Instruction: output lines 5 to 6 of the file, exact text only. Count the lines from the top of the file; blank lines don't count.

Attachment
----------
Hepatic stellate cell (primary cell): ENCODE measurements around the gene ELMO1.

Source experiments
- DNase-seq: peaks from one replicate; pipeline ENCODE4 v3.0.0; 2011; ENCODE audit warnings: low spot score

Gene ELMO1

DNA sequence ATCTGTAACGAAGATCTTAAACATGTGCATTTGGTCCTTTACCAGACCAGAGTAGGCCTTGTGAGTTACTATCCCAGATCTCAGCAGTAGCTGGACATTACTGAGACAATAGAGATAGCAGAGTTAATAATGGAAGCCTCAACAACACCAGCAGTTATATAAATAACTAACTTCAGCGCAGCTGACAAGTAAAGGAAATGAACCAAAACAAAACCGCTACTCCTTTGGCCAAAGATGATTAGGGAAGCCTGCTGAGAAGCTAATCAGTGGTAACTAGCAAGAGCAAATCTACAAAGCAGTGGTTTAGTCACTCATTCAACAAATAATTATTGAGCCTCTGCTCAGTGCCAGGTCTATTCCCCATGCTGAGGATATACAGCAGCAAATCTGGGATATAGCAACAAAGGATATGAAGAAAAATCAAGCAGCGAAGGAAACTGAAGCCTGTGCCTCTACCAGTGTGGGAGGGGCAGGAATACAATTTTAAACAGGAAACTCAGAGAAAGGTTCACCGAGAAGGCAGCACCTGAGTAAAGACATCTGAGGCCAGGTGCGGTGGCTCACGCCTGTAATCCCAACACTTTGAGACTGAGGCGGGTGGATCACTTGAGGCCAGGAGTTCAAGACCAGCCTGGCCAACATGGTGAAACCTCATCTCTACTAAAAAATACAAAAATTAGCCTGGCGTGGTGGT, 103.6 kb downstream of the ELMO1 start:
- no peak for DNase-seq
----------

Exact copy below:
DNA sequence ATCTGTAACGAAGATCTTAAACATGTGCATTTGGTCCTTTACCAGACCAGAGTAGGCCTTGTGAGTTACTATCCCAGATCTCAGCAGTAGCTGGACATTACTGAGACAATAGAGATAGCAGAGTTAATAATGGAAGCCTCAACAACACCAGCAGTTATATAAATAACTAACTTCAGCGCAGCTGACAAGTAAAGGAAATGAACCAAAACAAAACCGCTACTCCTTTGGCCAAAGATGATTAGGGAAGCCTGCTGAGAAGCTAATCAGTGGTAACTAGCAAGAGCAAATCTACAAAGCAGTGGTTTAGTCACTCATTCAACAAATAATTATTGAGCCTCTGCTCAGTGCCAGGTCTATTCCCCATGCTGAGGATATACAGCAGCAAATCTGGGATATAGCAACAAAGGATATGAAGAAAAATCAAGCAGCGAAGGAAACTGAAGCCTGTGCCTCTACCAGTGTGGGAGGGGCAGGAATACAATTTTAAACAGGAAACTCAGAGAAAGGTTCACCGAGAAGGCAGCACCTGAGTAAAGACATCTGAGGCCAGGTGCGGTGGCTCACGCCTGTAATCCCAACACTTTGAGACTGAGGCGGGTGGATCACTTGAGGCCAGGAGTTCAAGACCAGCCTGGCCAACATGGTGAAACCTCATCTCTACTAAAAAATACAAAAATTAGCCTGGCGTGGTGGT, 103.6 kb downstream of the ELMO1 start:
- no peak for DNase-seq